Saturday, 3 September 2011

Pirates, Piracy and Stealing Our Books!

Those scarf-wearing, hooked hand, scallywags of the sea, shouting obscenities in a west country accent and drinking too much are as loveable today as... well probably more loveable today than at any other time in history. Glorified tales of piracy and romantic rogues create the illusion that theft, upon a boat at least, is acceptable. Of course now pirates tend to hijack rich yacht owners with machine guns and I think we'd all agree they're taking the jolly out of the roger there.

Then there's the cyber pirates, less eye patch and more double thick glasses (okay that's a bit mean, but I never gave the illusion that I was nice). Having a geeky younger brother I was obviously aware of the evil creatures who stay at home in their bedrooms and steal money off U2 by illegally downloading their tracks. Media corporations, not unlike the East India Trading Company back in ye old days, are basically being bent over a barrel by eight-year-old nerds and maybe this might teach them that over pricing and manipulating the industry isn't going to be acceptable when you are dealing with the generation of "I want it, so I'll have it."

It never bothered me that people illegally download songs and DVD's, not when those losing out are so wealthy they can afford to jet fly their hats across continents. Then I published my work and piracy seems like a dirty word (and when you're advertising a book about pirates it really makes marketing difficult).

So apparently people download copies of your book illegally. What a surprise! And as I write books about pirates it would be pretty hypocritical if I condemned these Word.Doc theives. As far as I'm concerned I'd rather people read my books for free than not read them at all. There's more to life than money, etc, etc. But I appreciate this is a big issue for a lot of indie writers.

I've heard rumours of illegal sites that have drastically cut indie writers' sales and even of sites that make illegal profits from our work. There is nothing we as writers can do except pull our hair out and scream loudly at anyone who will listen. The annoying thing for me is I am desperate for feedback on my work, I want to know if I have any talent for this literacy game and piracy robs me of the interaction I can have with my readers.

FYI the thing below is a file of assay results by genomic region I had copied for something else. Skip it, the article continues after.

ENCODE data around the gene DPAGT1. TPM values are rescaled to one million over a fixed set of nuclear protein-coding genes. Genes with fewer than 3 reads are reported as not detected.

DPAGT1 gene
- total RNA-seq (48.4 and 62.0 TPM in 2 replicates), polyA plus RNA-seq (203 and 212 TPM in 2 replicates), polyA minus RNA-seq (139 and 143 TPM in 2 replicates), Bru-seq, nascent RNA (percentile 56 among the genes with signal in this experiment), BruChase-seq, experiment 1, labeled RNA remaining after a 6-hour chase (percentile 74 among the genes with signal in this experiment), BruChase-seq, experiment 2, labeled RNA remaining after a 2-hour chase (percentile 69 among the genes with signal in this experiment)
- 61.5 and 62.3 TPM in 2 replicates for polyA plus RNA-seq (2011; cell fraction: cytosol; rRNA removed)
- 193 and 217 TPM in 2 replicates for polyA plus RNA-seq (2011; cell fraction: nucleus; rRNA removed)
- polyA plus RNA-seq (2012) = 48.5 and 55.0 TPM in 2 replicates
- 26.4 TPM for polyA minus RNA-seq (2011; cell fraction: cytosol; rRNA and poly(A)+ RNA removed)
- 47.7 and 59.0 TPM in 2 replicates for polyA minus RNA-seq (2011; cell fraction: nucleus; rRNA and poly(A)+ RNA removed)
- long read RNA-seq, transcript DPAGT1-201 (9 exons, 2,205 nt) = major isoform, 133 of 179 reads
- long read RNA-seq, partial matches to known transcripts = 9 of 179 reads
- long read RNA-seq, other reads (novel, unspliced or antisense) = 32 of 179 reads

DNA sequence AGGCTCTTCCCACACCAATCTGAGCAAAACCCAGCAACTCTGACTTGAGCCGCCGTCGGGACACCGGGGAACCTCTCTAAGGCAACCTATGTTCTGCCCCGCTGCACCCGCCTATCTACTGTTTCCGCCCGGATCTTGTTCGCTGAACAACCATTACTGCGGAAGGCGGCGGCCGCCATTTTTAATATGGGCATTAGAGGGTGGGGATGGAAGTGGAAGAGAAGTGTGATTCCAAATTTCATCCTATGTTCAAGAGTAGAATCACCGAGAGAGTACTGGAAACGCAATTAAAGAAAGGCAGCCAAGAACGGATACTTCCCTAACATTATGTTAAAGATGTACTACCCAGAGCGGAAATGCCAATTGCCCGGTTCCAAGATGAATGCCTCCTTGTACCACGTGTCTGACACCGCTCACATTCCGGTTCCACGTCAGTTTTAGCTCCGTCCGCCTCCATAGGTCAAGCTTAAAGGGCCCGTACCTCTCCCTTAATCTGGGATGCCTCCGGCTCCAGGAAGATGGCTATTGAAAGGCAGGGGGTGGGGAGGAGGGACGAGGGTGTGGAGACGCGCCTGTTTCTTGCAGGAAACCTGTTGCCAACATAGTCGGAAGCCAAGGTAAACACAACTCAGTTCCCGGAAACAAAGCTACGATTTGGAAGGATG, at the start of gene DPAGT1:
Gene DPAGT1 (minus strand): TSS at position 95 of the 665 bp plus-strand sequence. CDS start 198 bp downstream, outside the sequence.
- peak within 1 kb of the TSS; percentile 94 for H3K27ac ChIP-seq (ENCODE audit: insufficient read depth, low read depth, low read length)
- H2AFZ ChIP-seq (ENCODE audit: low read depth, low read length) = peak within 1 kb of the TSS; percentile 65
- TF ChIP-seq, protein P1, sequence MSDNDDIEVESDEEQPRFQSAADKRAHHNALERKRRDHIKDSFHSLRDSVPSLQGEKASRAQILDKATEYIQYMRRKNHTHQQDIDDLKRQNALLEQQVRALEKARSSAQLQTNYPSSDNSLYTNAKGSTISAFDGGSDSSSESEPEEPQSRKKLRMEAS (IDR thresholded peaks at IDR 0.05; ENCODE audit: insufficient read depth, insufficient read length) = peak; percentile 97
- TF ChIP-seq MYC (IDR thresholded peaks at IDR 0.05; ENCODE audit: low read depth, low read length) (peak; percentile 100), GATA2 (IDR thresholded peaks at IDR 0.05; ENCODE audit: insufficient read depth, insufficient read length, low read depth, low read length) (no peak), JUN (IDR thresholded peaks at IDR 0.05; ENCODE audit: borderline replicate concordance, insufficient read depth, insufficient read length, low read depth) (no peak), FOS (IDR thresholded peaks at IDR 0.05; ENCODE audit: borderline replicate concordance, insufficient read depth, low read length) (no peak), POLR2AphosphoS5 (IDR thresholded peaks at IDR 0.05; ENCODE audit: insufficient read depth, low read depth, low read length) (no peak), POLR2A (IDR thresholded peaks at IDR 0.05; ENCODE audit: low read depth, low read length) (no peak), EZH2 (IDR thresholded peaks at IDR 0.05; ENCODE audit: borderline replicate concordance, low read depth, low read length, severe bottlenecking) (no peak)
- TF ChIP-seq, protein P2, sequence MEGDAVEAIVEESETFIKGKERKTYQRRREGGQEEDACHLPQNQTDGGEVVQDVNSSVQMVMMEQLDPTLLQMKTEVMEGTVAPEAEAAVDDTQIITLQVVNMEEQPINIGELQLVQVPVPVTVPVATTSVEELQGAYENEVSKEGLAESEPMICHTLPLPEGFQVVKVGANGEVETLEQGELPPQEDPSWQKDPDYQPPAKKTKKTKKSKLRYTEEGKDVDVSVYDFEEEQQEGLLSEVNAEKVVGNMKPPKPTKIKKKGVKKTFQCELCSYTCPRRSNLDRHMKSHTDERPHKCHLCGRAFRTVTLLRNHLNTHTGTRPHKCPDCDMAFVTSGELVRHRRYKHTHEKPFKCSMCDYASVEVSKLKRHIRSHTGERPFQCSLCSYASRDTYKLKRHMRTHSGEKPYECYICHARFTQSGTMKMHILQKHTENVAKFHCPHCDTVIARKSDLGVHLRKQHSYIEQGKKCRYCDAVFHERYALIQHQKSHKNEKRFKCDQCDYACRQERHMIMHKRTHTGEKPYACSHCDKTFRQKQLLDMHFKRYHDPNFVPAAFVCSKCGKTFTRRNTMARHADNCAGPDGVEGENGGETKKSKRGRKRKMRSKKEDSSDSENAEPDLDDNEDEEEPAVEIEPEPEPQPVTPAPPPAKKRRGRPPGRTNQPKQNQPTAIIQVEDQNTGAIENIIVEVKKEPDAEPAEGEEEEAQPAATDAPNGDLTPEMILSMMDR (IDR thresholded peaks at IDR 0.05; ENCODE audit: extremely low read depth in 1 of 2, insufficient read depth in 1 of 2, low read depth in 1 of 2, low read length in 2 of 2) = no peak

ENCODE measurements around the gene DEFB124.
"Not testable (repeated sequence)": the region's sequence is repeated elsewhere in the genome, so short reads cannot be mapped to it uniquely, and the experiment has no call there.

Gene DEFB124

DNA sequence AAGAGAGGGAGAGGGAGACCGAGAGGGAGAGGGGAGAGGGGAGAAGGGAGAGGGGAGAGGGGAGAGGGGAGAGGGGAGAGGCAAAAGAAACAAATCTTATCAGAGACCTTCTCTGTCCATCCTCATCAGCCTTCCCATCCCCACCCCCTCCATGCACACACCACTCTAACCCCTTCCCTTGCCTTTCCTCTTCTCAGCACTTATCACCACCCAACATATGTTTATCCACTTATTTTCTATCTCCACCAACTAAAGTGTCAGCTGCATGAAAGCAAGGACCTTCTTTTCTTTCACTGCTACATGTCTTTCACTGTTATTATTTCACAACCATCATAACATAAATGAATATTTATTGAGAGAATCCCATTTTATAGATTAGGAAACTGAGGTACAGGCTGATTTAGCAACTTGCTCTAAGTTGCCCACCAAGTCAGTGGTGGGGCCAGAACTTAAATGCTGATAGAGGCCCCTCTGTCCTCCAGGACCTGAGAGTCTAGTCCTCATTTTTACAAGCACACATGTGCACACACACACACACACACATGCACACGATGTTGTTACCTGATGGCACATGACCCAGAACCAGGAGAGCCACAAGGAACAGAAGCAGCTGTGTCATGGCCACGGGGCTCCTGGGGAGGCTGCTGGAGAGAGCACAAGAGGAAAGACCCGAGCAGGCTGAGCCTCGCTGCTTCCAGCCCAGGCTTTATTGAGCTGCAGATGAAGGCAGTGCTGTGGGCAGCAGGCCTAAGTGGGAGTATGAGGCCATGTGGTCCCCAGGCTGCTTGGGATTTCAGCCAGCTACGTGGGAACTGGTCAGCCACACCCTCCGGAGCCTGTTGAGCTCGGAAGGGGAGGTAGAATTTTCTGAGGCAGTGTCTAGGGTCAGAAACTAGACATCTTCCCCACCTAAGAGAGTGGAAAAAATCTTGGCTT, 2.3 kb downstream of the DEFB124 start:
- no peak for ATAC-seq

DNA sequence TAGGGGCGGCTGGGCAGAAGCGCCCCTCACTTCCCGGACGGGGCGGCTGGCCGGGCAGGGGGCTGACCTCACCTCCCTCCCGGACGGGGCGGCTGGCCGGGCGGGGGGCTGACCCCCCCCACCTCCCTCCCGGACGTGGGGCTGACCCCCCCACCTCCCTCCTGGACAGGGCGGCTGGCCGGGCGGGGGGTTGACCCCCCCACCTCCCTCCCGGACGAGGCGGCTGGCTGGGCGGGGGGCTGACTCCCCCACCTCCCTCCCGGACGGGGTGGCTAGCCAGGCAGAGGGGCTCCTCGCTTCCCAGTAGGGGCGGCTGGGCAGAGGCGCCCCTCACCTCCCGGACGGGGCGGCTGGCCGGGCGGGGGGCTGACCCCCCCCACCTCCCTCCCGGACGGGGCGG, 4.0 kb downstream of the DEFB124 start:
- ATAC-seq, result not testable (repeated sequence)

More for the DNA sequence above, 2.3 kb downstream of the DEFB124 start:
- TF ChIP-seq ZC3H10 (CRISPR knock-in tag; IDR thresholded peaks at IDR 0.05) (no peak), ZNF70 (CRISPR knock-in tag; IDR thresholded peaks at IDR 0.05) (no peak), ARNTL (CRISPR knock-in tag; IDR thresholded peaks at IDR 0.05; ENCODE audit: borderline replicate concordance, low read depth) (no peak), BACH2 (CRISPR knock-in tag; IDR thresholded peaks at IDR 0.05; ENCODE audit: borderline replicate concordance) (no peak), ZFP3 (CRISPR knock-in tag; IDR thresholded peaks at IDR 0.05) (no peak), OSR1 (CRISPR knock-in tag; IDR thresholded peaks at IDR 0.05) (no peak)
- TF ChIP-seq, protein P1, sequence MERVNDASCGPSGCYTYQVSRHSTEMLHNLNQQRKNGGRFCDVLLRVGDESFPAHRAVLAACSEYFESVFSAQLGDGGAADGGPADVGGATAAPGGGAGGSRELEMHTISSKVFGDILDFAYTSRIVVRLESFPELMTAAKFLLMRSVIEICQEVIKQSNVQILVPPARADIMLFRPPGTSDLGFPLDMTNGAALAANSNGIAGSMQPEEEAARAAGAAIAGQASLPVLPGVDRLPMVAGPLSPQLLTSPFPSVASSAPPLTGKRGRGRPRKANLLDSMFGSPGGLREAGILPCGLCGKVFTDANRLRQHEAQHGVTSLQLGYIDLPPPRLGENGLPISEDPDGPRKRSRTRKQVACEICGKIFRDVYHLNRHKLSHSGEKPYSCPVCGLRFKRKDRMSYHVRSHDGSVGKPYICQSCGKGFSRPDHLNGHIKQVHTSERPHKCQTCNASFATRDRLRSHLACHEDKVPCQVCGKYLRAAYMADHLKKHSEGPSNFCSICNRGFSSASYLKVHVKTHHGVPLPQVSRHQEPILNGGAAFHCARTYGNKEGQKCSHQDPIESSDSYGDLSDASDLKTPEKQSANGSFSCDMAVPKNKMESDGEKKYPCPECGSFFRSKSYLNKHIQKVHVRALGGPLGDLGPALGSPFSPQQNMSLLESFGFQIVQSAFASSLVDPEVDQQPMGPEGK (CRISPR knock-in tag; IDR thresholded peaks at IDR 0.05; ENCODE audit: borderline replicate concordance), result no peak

So what's an honest trader to do? Amazon will not let me put my book on for free so I have published on Smashwords as well. Here the reader can set the price, give me feedback and scold me for any paragraph they didn't like. The formatting rules initially put me off Smashwords, but once I got my head around them I found the site really easy to use. I think that if I let my readers set the price I might be less affected by piracy than a lot of writers - you can get it for free if you want - or you can praise my creativity with pennies and pounds (or cents and dollars). Obviously I won't be making millions anytime soon, but that never bothered Van Gogh (or maybe it did and that's why he cut his ear off).

What I would say though, is if you are going to pirate a book think about who you're stealing from. A lot of indie writers are juggling jobs as well as writing and are doing their best to keep afloat in this grim and dreary financial climate. When you steal, and it is stealing, you're making a very big difference in an indie writer's career. Indie writing and self-publishing has the potential to change the stifled world of literature for both readers, writers and publishers, do you really want to stop that? Or would you like the I'm a celebrity so I can get published situation to continue, forcing talented indie writers to remain undiscovered?

You can buy my book for £0.86 on Amazon UK, $1.39 on Amazon US or you can set the price at Smashwords (links to the right will guide you), but if you insist on pirating my book, or in fact any indie writer's book I ask two things of you:


1. You give the author feedback and/or a review helping them to advertise their work to people who will buy it.
2. You look the part and wear an eye patch

If you do pay me for my work I whole heartedly thank you, if you read it for free I also thank you and if you make money from my work without my permission I will hunt you down and make an example of you, you scurvy dog.

Current sales 13 (1 from Smashwords within a day of publishing - if you haven't published here might be worth your while fellow wordsmiths).

[ps I think Captain Huwzo's latest image really suits this post]

2 comments:

SBJones said...

Piracy is a hot topic. Personally, anyone who pirates a book in my opinion, would not have bought it in the first place. Therefor there is no sale missed, and if they liked the book, they might tell someone who would buy the book. In the end, you still gained word of mouth and lost nothing.

I do draw the line if they take your work and sell it. They make money and you don't is entirely different in my opinion.

I could go on forever, but its a mute point in the end anyway. The nature of the digital world.

L E Fitzpatrick said...

Totally agree SB. Given that I would never pirate a book (in fact if it was available I would buy the hardcopy of every ebook I really liked as well as paying for the download) I hope there are enough of us out there that this won't become a problem.